Linda Hill.

When the curtain rises on writer/performer Linda Hill, the metaphoric veil we call normal awareness goes with it. She makes stories to trance you into unconscious learning. And you in the audience, slipping into her process, think you’re just having a good time, enjoying her uncanny mimicry, trickster wit, and feminine insights; well, you are, but later ... you realize her characters entered your bloodstream. And you know where that leads.

Miracles she can work, like fusing the style of pre-eminent American Hypnotherapist Milton Erickson with the late Queen of Country Western Humor Minnie Pearl. Comic Sorcery.

Some of Hill’s channeled and observed personae spoke up in her most recent performance, The Dinner Party, an excerpt from Too Many Clothes (her sold-out one woman show that ran in February at The Kitchen). For parallel parody, she played the parts of six women (and guests) at a fictional benefit for the homeless to a crowd of 250 patrons of the arts at an actual benefit for The Kitchen. That takes balls. She used a single scarf to differentiate the characters. That takes magic.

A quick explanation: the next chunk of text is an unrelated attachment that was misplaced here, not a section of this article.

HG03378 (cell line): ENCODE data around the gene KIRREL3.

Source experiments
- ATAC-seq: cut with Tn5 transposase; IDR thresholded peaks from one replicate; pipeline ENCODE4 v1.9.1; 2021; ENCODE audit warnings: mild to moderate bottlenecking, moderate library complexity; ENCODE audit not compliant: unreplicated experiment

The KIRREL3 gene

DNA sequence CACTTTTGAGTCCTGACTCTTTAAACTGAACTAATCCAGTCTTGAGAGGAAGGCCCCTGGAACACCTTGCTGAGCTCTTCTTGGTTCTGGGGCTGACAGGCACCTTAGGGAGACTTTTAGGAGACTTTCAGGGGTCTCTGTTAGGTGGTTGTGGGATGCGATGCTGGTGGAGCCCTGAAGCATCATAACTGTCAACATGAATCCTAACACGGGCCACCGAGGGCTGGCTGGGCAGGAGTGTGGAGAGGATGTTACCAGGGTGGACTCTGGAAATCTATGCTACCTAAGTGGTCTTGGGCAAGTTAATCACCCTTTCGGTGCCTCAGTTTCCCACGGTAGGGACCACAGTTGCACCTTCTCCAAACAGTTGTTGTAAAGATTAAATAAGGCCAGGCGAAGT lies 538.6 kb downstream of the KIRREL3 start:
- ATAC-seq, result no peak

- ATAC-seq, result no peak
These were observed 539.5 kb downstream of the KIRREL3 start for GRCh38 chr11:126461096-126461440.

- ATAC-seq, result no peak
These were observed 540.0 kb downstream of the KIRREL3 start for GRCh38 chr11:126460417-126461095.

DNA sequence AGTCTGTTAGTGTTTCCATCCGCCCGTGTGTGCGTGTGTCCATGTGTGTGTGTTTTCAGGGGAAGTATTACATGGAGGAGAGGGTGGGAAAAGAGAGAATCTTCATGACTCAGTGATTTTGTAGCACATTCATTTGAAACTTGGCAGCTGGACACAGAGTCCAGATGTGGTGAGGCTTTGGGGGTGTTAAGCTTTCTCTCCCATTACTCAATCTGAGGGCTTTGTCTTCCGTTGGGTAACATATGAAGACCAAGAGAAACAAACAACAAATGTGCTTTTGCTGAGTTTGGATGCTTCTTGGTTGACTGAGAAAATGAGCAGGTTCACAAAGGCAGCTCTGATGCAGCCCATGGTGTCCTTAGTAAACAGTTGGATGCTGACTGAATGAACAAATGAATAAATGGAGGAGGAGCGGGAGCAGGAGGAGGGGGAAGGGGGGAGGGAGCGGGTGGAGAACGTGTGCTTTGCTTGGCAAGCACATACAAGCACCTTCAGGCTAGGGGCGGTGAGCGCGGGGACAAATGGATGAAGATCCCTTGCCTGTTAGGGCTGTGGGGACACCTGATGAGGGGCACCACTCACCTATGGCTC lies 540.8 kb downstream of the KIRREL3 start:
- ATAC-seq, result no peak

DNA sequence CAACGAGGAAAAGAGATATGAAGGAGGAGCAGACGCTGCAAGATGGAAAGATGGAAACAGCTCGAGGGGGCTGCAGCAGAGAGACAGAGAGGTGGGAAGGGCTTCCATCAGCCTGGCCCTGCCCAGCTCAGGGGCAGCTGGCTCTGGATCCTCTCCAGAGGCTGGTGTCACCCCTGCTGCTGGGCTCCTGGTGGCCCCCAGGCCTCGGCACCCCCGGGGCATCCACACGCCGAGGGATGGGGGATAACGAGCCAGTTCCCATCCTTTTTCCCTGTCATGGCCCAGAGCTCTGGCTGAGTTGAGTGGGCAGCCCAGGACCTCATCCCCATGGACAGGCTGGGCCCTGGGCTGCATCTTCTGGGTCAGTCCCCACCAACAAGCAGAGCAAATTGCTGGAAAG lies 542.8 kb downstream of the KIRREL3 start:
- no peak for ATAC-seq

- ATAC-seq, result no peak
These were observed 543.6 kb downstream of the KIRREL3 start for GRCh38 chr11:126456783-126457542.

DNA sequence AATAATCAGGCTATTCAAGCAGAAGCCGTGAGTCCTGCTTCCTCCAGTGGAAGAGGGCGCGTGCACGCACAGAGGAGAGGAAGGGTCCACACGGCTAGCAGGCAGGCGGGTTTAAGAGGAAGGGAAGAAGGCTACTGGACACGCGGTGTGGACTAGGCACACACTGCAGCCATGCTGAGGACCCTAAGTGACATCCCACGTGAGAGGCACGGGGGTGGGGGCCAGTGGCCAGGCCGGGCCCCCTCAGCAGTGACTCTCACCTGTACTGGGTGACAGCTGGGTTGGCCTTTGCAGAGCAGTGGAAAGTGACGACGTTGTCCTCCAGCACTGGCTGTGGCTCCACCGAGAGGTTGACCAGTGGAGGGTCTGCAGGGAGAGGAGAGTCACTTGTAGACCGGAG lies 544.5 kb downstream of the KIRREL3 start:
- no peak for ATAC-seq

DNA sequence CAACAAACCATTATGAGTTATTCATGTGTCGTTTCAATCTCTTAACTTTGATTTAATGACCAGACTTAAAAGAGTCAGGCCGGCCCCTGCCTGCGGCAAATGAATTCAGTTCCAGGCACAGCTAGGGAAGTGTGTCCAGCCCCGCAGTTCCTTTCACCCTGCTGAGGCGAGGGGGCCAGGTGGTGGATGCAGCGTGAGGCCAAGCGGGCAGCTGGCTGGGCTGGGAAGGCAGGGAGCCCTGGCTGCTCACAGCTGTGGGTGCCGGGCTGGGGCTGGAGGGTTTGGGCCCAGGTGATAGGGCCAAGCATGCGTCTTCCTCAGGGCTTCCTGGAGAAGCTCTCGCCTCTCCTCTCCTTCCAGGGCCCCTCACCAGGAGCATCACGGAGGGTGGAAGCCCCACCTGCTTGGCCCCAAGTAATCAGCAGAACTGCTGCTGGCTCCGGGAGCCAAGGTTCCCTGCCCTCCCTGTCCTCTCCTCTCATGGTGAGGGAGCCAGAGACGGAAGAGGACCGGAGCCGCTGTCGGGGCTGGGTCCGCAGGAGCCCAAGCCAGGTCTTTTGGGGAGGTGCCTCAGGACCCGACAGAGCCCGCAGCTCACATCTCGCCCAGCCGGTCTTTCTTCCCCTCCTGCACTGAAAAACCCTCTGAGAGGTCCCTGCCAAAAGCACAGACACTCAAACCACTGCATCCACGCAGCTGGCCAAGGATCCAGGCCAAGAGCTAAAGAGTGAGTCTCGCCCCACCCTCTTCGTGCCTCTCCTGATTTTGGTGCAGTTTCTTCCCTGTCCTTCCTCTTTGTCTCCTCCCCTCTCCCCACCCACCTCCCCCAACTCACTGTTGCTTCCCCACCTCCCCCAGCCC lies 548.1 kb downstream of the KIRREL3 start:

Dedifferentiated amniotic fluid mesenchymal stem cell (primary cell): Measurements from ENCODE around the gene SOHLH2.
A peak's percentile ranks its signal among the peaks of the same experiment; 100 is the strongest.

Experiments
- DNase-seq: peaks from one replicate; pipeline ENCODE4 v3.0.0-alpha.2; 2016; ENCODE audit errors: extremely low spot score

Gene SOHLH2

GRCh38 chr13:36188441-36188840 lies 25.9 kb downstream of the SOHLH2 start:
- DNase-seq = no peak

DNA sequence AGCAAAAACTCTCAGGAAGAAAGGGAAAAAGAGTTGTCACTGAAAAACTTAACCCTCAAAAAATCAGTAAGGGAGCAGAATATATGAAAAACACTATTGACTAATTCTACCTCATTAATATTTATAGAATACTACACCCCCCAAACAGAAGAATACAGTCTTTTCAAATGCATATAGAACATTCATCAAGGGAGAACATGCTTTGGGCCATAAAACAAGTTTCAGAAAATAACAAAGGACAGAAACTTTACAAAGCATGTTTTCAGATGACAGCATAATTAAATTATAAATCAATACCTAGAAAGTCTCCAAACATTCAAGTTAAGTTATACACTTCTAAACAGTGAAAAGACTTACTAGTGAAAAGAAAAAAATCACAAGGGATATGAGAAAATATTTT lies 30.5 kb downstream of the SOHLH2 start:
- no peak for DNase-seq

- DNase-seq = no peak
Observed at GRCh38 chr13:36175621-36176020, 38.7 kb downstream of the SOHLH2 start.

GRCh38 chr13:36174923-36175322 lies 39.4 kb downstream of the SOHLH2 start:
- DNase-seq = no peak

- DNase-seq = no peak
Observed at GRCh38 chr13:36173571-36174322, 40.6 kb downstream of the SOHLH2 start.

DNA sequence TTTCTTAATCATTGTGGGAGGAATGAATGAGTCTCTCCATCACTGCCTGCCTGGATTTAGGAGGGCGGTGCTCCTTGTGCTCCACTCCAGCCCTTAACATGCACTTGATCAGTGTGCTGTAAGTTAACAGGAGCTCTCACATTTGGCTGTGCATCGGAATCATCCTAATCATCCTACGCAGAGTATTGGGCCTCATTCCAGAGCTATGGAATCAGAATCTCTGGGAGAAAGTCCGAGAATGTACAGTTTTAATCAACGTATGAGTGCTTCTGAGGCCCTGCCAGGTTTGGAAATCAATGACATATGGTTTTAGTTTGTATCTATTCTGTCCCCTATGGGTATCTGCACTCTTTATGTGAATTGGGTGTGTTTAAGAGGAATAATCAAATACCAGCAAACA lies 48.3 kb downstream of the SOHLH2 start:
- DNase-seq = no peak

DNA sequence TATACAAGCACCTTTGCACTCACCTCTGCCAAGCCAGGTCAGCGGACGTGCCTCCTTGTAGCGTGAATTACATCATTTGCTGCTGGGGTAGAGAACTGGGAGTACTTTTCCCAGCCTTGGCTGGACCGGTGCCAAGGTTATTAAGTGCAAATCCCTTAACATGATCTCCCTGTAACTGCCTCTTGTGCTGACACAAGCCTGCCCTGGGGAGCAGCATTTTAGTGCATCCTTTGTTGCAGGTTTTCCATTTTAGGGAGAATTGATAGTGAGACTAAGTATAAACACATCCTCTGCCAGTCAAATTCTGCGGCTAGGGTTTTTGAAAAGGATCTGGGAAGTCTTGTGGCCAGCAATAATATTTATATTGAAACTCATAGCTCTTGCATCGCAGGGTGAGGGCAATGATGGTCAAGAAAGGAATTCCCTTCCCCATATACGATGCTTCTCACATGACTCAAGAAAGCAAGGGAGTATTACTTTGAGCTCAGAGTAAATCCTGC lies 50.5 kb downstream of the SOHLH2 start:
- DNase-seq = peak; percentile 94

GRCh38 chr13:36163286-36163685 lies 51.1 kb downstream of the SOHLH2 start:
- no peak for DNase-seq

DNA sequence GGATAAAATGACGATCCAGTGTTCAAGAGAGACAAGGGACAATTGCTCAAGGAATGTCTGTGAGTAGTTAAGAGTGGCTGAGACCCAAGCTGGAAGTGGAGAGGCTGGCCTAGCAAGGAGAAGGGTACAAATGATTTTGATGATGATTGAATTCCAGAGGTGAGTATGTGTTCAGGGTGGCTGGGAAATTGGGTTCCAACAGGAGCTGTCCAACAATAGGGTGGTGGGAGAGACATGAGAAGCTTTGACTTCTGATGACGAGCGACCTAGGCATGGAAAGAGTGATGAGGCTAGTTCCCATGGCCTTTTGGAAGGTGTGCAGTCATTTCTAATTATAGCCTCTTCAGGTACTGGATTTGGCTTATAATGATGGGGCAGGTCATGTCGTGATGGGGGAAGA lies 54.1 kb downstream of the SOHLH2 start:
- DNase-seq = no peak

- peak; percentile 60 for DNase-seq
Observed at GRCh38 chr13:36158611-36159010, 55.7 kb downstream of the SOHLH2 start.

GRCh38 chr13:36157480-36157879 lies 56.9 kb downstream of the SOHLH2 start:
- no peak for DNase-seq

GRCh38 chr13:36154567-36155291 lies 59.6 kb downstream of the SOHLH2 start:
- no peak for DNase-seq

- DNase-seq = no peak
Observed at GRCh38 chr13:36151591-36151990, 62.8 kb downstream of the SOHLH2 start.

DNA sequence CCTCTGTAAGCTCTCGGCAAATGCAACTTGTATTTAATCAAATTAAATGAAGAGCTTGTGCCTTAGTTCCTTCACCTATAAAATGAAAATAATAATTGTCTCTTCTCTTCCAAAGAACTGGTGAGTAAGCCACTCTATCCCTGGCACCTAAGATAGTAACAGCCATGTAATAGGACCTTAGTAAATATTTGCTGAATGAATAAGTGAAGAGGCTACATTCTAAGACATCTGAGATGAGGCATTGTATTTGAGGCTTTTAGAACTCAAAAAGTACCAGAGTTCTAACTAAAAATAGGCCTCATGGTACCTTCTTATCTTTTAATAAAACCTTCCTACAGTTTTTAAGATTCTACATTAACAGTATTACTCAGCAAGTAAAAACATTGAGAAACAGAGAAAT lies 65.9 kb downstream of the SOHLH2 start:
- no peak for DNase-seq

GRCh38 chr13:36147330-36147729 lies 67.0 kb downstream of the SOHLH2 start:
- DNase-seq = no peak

Anney Bonney So how do you do that, Linda?

Linda Hill I don’t need a waterfall behind me to make you feel wet. I imagine the details of each character completely, not just the brand of clothes they’re wearing: Labels for Less, Armani, Isaac Mizrahi ... but every aspect. I know the color, the weave of the fabric, the country where it was manufactured. I feel the texture of the material under my fingernails. I see them so clearly I can let the picture in my mind come out of my skin.

AB Did the irreality of the situation inspire you?

LH The job of the Tribal Fool is to tell the awkward truth when the rest of the tribe would prefer a tactile silence.

—Anney Bonney

Summer 1996
The cover of BOMB 56